CLAIRE: You pull down the temperature.
HARRY: Not after I'm in.
CLAIRE: And you told Tom and Dick to come and make it uneven.
HARRY: Tom and Dick are our guests. We can't eat where it's warm and leave them to eat where it's cold.
CLAIRE: I don't see why not.
HARRY: You only see what you want to see.
CLAIRE: That's not true. I wish it were. No; no, I don't either. (she is disturbed—that troubled thing which rises from within, from deep, and takes CLAIRE. She turns to the Edge Vine, examines. Regretfully to ANTHONY, who has come in with a plant) It's turning back, isn't it?
ANTHONY: Can you be sure yet, Miss Claire?
CLAIRE: Oh yes—it's had its chance. It doesn't want to be—what hasn't been.
HARRY: (who has turned at this note in her voice. Speaks kindly) Don't take it so seriously, Claire. (CLAIRE laughs)
CLAIRE: No, I suppose not. But it does matter—and why should I pretend it doesn't, just because I've failed with it?
HARRY: Well, I don't want to see it get you—it's not important enough for that.
CLAIRE: (in her brooding way) Anything is important enough for that—if it's important at all. (to the vine) I thought you were out, but you're—going back home.
ANTHONY: But you're doing it this time, Miss Claire. When Breath of Life opens—and we see its heart—
(CLAIRE looks toward the inner room. Because of intervening plants they do not see what is seen from the front—a plant like caught motion, and of a greater transparency than plants have had. Its leaves, like waves that curl, close around a heart that is not seen. This plant stands by itself in what, because of the arrangement of things about it, is a hidden place. But nothing is between it and the light.)
CLAIRE: Yes, if the heart has (a little laugh) held its own, then Breath of Life is alive in its otherness. But Edge Vine is running back to what it broke out of.
HARRY: Come, have some coffee, Claire.
(ANTHONY returns to the inner room, the outer door opens. DICK is hurled in.)
CLAIRE: (going to the door, as he gasps for breath before closing it) How dare you make my temperature uneven! (she shuts the door and leans against it)
DICK: Is that what I do?
(A laugh, a look between them, which is held into significance.)
HARRY: (who is not facing them) Where's the salt?
DICK: Oh, I fell down in the snow. I must have left the salt where I fell. I'll go back and look for it.
CLAIRE: And change the temperature? We don't need salt.
HARRY: You don't need salt, Claire. But we eat eggs.
CLAIRE: I must tell you I don't like the idea of any food being eaten here, where things have their own way to go. Please eat as little as possible, and as quickly.
HARRY: A hostess calculated to put one at one's ease.
CLAIRE: (with no ill-nature) I care nothing about your ease. Or about Dick's ease.
DICK: And no doubt that's what makes you so fascinating a hostess.
CLAIRE: Was I a fascinating hostess last night, Dick? (softly sings) 'Oh, night of love—' (from the Barcorole of 'Tales of Hoffman')
HARRY: We've got to have salt.
(He starts for the door. CLAIRE slips in ahead of him, locks it, takes the key. He marches off, right.)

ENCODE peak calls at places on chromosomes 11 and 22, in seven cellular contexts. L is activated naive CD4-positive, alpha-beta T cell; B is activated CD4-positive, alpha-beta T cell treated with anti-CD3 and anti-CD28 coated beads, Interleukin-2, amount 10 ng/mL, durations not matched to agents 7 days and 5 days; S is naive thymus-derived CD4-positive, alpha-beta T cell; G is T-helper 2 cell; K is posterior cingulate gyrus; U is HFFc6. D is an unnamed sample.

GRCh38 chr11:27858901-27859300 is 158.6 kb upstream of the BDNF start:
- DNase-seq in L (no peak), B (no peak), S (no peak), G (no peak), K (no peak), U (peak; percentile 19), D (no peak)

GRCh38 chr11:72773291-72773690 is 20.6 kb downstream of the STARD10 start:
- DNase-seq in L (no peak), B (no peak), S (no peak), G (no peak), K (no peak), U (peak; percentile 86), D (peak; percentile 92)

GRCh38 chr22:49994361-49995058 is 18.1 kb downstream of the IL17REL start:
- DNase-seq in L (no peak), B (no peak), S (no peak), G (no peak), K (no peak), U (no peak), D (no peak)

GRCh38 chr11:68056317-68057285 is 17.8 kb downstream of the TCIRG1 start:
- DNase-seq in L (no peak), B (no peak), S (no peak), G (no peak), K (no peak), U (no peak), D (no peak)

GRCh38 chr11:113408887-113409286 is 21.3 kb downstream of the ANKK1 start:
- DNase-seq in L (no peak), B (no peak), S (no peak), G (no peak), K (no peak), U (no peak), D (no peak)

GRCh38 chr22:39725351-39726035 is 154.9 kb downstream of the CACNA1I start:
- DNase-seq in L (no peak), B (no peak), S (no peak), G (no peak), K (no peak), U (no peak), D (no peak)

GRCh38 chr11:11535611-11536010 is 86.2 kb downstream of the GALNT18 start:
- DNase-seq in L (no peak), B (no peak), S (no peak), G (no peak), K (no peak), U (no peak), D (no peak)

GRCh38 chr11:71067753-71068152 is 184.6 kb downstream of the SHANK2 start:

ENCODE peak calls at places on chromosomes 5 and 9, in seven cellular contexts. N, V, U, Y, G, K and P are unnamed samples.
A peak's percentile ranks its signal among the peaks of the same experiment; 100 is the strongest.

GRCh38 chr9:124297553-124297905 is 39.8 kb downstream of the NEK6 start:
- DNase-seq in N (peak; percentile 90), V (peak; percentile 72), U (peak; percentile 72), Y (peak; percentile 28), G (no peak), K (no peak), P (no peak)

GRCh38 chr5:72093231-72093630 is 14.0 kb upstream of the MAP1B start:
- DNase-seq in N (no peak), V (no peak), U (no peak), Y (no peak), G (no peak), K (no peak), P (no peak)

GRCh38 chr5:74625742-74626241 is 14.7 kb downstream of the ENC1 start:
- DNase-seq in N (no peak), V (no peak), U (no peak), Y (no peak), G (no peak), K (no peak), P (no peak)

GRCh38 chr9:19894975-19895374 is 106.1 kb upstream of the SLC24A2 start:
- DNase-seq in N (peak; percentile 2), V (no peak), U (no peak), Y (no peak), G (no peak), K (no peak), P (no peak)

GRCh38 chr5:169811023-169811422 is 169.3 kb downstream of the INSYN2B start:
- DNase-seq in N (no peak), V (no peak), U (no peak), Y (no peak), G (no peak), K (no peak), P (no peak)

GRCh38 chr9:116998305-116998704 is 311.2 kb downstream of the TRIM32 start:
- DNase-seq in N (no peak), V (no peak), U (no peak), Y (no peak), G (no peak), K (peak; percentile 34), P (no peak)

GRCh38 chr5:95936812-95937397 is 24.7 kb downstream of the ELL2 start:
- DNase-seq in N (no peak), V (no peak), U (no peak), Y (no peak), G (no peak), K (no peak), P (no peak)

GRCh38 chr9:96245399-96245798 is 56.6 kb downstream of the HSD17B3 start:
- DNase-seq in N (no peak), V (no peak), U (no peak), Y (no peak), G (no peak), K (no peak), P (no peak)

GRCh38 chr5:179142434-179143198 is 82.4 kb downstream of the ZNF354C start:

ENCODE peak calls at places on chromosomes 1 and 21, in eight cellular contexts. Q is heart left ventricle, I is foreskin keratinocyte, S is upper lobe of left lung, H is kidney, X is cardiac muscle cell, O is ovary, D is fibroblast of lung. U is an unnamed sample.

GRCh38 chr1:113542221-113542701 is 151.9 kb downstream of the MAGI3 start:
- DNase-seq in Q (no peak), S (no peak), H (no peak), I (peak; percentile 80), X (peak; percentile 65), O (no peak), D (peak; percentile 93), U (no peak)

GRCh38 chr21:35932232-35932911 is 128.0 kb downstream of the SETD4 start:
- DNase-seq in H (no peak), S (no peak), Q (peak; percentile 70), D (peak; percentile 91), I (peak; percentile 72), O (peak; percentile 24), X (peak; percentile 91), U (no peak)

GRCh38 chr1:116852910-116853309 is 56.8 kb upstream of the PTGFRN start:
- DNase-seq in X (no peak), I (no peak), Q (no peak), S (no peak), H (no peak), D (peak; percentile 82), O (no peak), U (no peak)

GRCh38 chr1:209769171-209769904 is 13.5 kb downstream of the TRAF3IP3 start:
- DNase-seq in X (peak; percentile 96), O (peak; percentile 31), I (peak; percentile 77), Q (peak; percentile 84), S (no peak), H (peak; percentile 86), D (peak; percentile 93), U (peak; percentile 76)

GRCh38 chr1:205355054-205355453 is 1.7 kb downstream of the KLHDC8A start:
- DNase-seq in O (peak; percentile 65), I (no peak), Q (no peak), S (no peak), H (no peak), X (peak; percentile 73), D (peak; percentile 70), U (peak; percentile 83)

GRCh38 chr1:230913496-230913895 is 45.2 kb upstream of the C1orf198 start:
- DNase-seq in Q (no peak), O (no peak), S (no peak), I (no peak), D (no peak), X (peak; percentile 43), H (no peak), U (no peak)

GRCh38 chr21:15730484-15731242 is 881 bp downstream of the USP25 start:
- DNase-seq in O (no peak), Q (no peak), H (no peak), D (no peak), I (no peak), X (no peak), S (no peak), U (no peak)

CLAIRE: (calling after him) That end's always locked.
DICK: Claire darling, I wish you wouldn't say those startling things. You do get away with it, but I confess it gives me a shock—and really, it's unwise.
CLAIRE: Haven't you learned that the best place to hide is in the truth? (as HARRY returns) Why won't you believe me, Harry, when I tell you the truth—about doors being locked?
HARRY: Claire, it's selfish of you to keep us from eating salt just because you don't eat salt.
CLAIRE: (with one of her swift changes) Oh, Harry! Try your egg without salt. Please—please try it without salt! (an intensity which seems all out of proportion to the subject)
HARRY: An egg demands salt.
CLAIRE: 'An egg demands salt.' Do you know, Harry, why you are such an unseasoned person? 'An egg demands salt.'
HARRY: Well, it doesn't always get it.
CLAIRE: But your spirit gets no lift from the salt withheld.
HARRY: Not an inch of lift. (going back to his breakfast)
CLAIRE: And pleased—so pleased with itself, for getting no lift. Sure, it is just the right kind of spirit—because it gets no lift. (more brightly) But, Dick, you must have tried your egg without salt.
DICK: I'll try it now. (he goes to the breakfast table)
CLAIRE: You must have tried and tried things. Isn't that the way one leaves the normal and gets into the byways of perversion?
DICK: (pushing back his egg) If so, I prefer to wait for the salt.
HARRY: Claire, there is a limit.
CLAIRE: Precisely what I had in mind. To perversion too there is a limit. So—the fortifications are unassailable. If one ever does get out, I suppose it is—quite unexpectedly, and perhaps—a bit terribly.
HARRY: Get out where?
CLAIRE: (with a bright smile) Where you, darling, will never go.
HARRY: And from which you, darling, had better beat it.
CLAIRE: I wish I could. (to herself) No—no I don't either
(Again this troubled thing turns her to the plant. She puts by themselves the two which ANTHONY covered with paper bags. Is about to remove these papers. HARRY strikes a match.)
CLAIRE: (turning sharply) You can't smoke here. The plants are not used to it.
HARRY: Then I should think smoking would be just the thing for them.
CLAIRE: There is design.
HARRY: (to DICK) Am I supposed to be answered? I never can be quite sure at what moment I am answered.